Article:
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Why did CAL appear
Some members of the open source community are not happy with the fact of reselling open solutions in the form of SaaS. In this case, the authors of the utilities remain out of work in terms of income distribution. Therefore, they are moving to new types of licenses. For example, Redis implemented RSAL. It prohibits the use of company solutions for the development of databases and search / caching engines. Similar initiatives implemented Confluent, Mongodb, Cockroachdb and Timescale.
In March, the organization Open source initiative approved another restrictive license for decentralized applications is Cryptographic Autonomy License (CAL) She was represented by Holochain and lawyer Van Lindenberg (Van lindberg) The goal of CAL is not only to limit the resale of open source solutions, but also to return users control over personal data.
Cryptographic Autonomy License is Classic copyleft-license. It permits the use of source code for developing derivative applications and requires that a new project be distributed along the same lines. But CAL still contains a number of unique conditions. In particular, it covers not only the application code, but also the data it processes. Authors of distributed services are required to store encryption keys exclusively on users’ computers. Thus, the Cryptographic Autonomy License prohibits the creation of corporate P2P chats that store cryptographic keys on the company’s server. In the case of developing B2C applications, this approach give a chance automatically fulfill part of the GDPR requirements and gives users more control over personal data.
In this case, CAL has a mechanism, which allows you to write applications that are protected by several licenses. In particular, programmers modifying the code under the Cryptographic Autonomy License can release the corresponding changes (only them) with any other open license.
Disagreement in OSI
The CAL approval process was lengthy. The draft was rewritten at least four times. Several members of the organization opposed the inclusion of a license in the Open Source Initiative portfolio. One of the critics was OSI Co-Founder – Bruce Perens In his opinion, the Cryptographic Autonomy License restricts developer freedoms and contradicts the sixth paragraph in defining open source. By the way, Perens personally worked out the definition. This clause states that an open license should not restrict the use of applications – including commercial. And the requirements for local storage of keys can be perceived as an infringement of rights.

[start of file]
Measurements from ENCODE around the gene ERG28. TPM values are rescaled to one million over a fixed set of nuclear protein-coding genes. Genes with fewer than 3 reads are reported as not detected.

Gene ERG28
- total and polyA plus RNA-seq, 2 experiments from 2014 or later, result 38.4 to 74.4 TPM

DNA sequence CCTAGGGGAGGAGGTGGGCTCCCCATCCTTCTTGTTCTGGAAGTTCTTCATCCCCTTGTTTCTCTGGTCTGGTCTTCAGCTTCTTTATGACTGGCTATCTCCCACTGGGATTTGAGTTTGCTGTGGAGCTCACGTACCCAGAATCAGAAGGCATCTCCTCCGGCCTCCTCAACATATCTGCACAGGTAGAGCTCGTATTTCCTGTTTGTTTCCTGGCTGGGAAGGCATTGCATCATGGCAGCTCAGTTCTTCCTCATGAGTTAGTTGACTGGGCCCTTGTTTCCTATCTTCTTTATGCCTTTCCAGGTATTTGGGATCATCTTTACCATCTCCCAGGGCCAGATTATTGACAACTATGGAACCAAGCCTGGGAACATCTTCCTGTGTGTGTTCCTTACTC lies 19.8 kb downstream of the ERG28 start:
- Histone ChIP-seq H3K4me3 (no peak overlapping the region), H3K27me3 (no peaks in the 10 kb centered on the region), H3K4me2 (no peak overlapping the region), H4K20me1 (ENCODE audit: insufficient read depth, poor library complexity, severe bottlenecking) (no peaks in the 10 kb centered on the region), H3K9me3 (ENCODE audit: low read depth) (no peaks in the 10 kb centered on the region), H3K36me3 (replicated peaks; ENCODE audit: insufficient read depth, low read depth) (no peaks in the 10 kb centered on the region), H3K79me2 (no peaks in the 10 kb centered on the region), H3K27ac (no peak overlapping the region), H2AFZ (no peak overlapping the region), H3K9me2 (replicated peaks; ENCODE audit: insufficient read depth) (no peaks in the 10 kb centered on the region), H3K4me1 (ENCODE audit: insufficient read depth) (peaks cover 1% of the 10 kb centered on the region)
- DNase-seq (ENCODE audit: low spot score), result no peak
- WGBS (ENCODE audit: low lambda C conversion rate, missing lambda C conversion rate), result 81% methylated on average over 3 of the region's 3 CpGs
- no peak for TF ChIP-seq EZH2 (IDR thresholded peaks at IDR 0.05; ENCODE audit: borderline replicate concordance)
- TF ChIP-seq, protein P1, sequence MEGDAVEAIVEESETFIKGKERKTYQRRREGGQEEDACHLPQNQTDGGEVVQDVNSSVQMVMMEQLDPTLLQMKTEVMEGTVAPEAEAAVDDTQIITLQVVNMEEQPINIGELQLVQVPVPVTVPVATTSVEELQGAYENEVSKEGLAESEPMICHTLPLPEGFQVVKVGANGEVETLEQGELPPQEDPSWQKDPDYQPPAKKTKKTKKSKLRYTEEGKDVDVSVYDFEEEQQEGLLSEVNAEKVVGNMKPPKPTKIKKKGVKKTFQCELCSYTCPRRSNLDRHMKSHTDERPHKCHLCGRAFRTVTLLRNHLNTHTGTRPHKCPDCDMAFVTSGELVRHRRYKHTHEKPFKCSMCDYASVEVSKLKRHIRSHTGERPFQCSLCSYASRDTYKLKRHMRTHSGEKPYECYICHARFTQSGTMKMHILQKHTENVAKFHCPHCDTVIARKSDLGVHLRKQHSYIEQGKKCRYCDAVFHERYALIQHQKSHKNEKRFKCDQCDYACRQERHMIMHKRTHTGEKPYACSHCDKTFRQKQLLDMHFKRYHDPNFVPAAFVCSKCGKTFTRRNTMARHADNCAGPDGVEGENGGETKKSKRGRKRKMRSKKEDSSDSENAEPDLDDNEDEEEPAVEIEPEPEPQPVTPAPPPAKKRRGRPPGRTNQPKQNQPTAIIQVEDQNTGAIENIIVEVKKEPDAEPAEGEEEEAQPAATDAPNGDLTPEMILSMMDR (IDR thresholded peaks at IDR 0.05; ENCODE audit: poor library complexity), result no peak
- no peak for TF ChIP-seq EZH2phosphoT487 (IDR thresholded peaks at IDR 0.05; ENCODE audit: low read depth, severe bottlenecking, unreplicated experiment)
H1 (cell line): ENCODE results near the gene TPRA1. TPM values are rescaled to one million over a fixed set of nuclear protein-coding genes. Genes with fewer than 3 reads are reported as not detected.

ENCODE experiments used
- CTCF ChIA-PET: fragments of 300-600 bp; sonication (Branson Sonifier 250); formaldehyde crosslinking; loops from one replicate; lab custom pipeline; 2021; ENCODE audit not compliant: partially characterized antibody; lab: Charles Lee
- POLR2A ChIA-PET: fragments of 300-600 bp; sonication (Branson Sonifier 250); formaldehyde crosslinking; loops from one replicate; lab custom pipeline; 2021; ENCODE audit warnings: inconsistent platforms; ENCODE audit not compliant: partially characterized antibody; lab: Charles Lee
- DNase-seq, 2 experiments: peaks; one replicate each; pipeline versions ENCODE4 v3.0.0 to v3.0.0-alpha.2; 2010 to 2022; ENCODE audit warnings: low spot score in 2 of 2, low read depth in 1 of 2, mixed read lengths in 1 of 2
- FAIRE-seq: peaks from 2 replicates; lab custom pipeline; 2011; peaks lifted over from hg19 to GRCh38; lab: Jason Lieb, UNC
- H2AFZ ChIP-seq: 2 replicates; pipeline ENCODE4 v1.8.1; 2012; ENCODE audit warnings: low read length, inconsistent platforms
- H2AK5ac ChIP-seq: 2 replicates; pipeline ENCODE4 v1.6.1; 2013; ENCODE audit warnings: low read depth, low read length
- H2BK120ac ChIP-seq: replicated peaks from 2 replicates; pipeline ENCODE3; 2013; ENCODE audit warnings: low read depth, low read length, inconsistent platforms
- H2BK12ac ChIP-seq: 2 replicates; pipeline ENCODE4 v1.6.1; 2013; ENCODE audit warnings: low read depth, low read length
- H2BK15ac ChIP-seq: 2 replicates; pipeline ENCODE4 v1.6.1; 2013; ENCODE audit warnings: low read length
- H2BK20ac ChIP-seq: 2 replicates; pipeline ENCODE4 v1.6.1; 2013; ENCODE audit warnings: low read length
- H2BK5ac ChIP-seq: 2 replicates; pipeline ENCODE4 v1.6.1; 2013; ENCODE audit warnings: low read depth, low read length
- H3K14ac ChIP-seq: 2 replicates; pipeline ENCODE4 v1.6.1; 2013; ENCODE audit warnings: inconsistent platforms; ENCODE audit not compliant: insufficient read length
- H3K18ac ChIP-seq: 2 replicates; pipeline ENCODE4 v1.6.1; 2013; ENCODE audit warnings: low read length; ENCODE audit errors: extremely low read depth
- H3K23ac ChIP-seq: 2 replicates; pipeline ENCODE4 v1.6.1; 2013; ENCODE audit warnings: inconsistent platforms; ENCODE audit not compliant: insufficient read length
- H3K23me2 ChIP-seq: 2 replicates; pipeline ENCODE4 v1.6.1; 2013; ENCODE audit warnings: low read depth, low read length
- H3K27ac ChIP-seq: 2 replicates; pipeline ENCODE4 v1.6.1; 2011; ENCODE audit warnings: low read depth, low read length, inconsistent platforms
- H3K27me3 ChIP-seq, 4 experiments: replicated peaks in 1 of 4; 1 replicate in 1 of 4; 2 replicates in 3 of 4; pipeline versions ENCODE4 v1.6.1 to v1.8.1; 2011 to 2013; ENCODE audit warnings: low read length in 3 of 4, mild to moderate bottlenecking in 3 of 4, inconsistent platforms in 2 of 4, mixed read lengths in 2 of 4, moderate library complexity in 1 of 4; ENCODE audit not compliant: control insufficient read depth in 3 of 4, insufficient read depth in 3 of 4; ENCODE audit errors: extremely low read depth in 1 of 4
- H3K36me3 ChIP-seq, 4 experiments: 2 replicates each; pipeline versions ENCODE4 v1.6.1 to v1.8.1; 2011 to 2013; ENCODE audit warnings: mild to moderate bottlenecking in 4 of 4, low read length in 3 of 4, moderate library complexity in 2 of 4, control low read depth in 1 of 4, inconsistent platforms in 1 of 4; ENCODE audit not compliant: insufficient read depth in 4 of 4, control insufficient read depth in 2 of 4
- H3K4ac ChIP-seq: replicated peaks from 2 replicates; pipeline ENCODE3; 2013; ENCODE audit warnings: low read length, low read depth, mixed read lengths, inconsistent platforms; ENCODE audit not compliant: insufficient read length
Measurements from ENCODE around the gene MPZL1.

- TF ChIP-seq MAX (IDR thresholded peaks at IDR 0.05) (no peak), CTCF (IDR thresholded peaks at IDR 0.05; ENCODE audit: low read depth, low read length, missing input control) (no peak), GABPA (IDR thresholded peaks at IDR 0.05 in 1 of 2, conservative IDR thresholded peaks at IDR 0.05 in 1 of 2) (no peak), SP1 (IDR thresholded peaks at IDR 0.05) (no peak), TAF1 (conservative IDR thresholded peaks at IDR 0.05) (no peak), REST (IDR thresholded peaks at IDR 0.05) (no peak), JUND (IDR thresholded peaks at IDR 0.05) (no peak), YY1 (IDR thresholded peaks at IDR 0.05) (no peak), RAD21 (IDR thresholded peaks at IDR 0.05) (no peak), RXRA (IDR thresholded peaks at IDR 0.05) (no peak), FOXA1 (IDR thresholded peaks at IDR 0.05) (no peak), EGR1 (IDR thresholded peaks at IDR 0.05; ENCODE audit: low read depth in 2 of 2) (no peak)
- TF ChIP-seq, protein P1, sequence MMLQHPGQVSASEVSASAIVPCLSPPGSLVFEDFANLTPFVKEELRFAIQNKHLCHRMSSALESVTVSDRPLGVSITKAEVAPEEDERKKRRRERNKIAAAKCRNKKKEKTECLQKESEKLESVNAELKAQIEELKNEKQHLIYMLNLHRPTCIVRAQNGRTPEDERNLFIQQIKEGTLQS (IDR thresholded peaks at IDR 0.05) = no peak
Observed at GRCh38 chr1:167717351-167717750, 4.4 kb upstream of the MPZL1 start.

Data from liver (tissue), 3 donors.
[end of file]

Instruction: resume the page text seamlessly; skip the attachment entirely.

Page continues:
Bruce told, which is considered an important quality of Open Source Initiative licenses, their simplicity and transparency. If the developer does not modify the code, he may not read the text of the document at all. CAL destroys this model, imposing an additional burden associated with data processing. OSI co-founder noted that decentralized applications do not need additional licenses, they can do with standard ones AGPLv3, LGPLv3 and Apache v2.
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The point of view of Bruce Perence is shared by his partner Eric Raymond (Eric Raymond). He called licenses that did not fulfill the requirement of the sixth paragraph “an attempt to revise the cultural foundations of open source software.”
Despite the arguments of the OSI founders, the board decided to include the Cryptographic Autonomy License in the organization’s portfolio. how writes The Register, it could not do without the influence of lawyer Van Lindenberg, who successfully lobbied for the ideas of CAL. Bruce Perens did not put up with this decision and left the company.
It is not yet clear what fate awaits the new license and whether there are companies that will use it. The fate of Bruce Perens also remains vague – although there is an opinion that he will soon return to the Open Source Initiative, since not the first time leaves the organization.
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